OAKLAND -- There was never a doubt that Giants rookie pitcher Matt Cain could fire a baseball with hypersonic speed, but the trouble was his brain synapses were surging with too much voltage as well. As in being too up, being too amped. That resulted in a disappointing, what's-wrong-with-the-kid 1-5 record, a four-game winless streak, faulty mechanics and a blubbery 6.69 ERA for the promising 21-year-old, but while Cain avoided yoga meditation and Zen-like chanting, he did learn to keep his emotions in check on the mound.
Relaxation was the key, and armed with his great stuff and a new mindset, Cain put the Oakland A's to sleep, 6-0, on Sunday at McAfee Coliseum, on a brilliant one-hitter and his first Major League shutout, helping San Francisco take the series, 2-1. "Whatever they did, they did a great job, Dr. Righetti and Dr. Gardner -- that's 11 scoreless innings with his two-inning tuneup in Houston," said Alou of pitching coach Dave Righetti and bullpen coach Mark Gardner's "treatment," if not cure-all, to what had ailed Cain. Cain said earlier he had to calm down and think more than emote, not overthrow, and Alou said the youngster had to understand "he is here to help and not carry the load. He's a high-strung guy, he's a bulldog out there. "I saw some 97s, 98s [on the radar gun] and that can quieten down a lot of hitters when they look at the radar reading," said Alou. "And he dropped a couple of nasty curveballs. Today I saw better command of the fastball, and from there, everything else was better -- the changeup, the curve. His balance on the mound was the best we've seen from that kid." Cain, who seems pretty much the same postgame regardless of results, was buoyed by his performance, but still seemed matter-of-fact, hardly whooping and hollering after his best outing in the big leagues. "The big thing was getting strike one," said the right-hander, who also said he kept his pitches down in the zone -- high pitches had been his nemesis -- and didn't try to overthrow. "I was also able to use my changeup. Of the pitches we used, I was able to throw them for strikes and it was a definite confidence booster. "The work definitely paid off." Said Cain of the sideline work and strategy sessions: "It helped a ton. It seemed like I hadn't pitched in forever, but it was good for me because it got me to sit back and think and evaluate hitters during the game." Still, Cain is smart enough to realize taking the good-medicine pill wasn't a one-time thing. "It's fun for now, but we gotta keep going -- it's a long season," he said.Cain had a bit of trouble in the third inning, when Jay Payton doubled to right field and, with two out, Jason Kendall and Nick Swisher drew walks to load the bases. Call him Mr. Cool, for Cain erased the threat by inducing Mark Kotsay into a groundout to first, and little did anyone realize at the time that Payton's blow would be the lone Athletics hit. Oakland starter Joe Blanton (4-5) allowed a run in the first inning when Randy Winn and Omar Vizquel singled, with Ray Durham's groundout bringing Winn home. Blanton settled down, but not for long, as San Francisco erupted for four fourth-inning runs, thanks to Mark Sweeney's two-run double and Winn's two-out, two-RBI single. That would certainly make a young hurler relax, and veteran catcher Mike Matheny gave Cain all the credit for a brilliant effort, explaining the kid's stuff has always been good, but he had pitched behind in the count too much. "I told him before he was going through a test for a young guy, see how he bounces back when you can't explain how things are going in a bad direction," said Matheny. "So he stayed with it, and I'm real proud of him -- he didn't try to invent the wheel, took a little break, did a good job in Houston and kept it rolling today." With the victory, the Giants have won four of their last five games, and at 23-21 are two games above .500 for the first time since April 30. Vizquel was taken out of the game after seven innings with mild tightness in his groin, but said he'd be OK for Monday's 7:15 p.m. PT game at AT&T Park against the St. Louis Cardinals.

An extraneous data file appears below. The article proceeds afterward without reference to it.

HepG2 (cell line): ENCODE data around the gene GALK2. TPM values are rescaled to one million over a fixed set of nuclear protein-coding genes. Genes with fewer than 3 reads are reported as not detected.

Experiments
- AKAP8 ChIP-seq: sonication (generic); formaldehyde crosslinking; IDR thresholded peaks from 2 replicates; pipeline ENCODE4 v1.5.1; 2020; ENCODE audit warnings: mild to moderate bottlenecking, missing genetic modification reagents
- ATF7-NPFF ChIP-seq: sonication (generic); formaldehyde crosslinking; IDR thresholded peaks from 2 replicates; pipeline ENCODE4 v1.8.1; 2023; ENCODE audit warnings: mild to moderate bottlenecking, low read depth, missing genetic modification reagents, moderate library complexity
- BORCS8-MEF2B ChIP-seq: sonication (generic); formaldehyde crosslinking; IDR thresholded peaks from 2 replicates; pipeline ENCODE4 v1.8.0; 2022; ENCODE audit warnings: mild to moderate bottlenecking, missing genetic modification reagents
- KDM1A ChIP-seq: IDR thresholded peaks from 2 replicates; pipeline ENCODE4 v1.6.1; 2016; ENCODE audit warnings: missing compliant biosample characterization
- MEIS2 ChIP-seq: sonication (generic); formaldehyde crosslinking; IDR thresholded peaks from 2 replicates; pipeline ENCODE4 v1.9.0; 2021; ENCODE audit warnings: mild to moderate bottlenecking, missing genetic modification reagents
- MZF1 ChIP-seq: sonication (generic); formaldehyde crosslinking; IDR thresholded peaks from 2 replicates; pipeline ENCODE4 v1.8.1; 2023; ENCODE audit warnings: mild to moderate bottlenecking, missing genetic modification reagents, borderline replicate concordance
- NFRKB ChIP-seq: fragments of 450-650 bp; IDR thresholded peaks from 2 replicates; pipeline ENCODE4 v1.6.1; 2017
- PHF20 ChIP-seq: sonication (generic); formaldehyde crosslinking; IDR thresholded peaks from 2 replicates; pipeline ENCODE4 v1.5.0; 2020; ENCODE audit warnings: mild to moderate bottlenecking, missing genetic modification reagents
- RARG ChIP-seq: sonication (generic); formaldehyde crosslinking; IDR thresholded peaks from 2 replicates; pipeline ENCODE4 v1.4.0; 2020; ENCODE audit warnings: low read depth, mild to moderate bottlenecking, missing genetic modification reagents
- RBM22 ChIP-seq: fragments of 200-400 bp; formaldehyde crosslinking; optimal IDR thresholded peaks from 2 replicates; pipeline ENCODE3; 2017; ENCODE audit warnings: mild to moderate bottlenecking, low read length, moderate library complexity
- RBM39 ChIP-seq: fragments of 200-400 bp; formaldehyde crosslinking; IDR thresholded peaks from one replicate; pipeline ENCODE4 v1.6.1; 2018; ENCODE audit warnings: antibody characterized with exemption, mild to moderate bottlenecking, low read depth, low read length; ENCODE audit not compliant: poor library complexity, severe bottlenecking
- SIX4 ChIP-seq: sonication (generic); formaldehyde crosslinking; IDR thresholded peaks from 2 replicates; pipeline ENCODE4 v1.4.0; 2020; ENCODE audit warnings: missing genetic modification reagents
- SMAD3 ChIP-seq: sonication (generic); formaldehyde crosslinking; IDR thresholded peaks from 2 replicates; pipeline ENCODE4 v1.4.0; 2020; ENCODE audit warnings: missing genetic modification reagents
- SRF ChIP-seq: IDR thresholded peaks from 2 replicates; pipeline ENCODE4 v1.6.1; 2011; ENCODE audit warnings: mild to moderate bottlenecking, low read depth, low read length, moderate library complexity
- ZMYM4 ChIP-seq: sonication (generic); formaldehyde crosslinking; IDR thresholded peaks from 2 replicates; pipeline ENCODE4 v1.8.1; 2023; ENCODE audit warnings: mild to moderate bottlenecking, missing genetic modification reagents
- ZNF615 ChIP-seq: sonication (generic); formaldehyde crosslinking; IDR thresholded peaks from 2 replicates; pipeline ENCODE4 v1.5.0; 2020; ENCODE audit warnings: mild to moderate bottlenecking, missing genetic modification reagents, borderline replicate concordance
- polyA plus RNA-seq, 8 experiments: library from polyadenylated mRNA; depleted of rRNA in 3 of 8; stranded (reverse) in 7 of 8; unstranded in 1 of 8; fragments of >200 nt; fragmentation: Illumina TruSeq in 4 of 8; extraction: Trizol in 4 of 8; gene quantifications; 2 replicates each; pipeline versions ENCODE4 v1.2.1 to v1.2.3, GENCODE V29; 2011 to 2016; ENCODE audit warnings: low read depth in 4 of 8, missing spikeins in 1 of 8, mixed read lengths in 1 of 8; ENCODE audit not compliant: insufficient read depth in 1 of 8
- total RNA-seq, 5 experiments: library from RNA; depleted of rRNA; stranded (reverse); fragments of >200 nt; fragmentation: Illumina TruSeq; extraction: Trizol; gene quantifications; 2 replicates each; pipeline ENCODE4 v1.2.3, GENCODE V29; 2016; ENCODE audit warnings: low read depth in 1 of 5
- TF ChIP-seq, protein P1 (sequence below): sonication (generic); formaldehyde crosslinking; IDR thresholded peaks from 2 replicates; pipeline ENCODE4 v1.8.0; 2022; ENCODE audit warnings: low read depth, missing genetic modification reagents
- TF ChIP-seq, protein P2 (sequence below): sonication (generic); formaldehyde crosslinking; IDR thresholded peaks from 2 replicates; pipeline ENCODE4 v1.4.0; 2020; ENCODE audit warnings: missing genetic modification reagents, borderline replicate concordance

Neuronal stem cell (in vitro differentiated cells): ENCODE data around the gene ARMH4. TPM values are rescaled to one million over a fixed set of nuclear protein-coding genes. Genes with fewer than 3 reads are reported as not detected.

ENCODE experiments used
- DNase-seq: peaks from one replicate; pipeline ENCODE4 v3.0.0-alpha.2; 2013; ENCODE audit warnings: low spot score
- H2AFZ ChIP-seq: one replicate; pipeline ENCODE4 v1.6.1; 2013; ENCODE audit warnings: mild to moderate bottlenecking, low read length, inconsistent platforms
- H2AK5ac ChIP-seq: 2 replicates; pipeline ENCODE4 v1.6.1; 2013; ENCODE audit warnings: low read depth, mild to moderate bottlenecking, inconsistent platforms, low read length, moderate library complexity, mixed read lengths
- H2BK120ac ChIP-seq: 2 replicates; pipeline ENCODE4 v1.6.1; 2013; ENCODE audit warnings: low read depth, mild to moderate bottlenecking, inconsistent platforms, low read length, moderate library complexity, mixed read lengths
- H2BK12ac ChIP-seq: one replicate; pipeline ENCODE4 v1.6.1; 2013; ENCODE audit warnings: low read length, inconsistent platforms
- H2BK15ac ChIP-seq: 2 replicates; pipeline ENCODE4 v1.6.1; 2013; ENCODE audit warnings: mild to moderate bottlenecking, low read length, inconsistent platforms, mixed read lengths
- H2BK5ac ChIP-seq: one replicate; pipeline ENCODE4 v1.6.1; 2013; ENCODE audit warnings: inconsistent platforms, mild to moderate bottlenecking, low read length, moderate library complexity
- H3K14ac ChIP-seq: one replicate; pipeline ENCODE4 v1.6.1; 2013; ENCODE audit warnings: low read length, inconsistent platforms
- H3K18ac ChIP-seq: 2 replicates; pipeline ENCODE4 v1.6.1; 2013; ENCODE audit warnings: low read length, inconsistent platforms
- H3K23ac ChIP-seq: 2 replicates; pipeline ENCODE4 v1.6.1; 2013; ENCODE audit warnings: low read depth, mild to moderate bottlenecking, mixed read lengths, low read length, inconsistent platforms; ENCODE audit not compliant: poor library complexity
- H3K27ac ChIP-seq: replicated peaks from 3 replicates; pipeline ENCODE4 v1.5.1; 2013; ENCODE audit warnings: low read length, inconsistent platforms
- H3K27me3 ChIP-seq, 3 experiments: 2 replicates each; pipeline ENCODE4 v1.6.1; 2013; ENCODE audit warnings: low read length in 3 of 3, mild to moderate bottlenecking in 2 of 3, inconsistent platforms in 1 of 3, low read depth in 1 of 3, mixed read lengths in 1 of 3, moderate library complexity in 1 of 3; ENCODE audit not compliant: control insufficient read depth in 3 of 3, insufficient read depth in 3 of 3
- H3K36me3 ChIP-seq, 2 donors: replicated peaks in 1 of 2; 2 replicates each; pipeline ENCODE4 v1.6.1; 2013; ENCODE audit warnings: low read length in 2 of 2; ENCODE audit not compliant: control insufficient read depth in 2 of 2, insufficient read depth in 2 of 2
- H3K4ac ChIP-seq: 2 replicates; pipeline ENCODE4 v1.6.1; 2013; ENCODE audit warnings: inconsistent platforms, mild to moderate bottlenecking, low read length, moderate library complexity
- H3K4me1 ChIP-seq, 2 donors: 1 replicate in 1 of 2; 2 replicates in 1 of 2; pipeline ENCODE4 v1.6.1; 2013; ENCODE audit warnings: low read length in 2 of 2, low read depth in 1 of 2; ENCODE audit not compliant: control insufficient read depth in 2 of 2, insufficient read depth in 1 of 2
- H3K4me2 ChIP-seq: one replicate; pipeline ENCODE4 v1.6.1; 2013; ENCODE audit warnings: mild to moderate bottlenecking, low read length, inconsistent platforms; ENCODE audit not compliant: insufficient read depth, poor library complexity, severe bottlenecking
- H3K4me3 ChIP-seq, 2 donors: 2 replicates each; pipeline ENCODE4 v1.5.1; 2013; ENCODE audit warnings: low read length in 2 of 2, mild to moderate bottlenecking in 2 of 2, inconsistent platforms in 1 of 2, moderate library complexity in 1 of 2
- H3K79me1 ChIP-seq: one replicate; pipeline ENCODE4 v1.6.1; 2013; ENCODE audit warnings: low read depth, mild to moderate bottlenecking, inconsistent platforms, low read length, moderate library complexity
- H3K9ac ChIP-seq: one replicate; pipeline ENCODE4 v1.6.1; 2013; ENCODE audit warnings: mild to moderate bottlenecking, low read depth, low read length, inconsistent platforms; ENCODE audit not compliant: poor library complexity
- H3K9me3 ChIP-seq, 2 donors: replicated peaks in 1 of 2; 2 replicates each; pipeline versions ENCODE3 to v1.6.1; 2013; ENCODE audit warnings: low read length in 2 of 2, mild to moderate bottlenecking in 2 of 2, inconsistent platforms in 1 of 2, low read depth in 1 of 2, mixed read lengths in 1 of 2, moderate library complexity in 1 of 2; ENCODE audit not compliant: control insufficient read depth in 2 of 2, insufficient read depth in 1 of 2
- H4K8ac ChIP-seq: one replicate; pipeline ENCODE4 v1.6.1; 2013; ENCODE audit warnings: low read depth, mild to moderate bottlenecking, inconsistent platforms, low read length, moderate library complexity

Rich Draper is a reporter for MLB.com. This story was not subject to the approval of Major League Baseball or its clubs.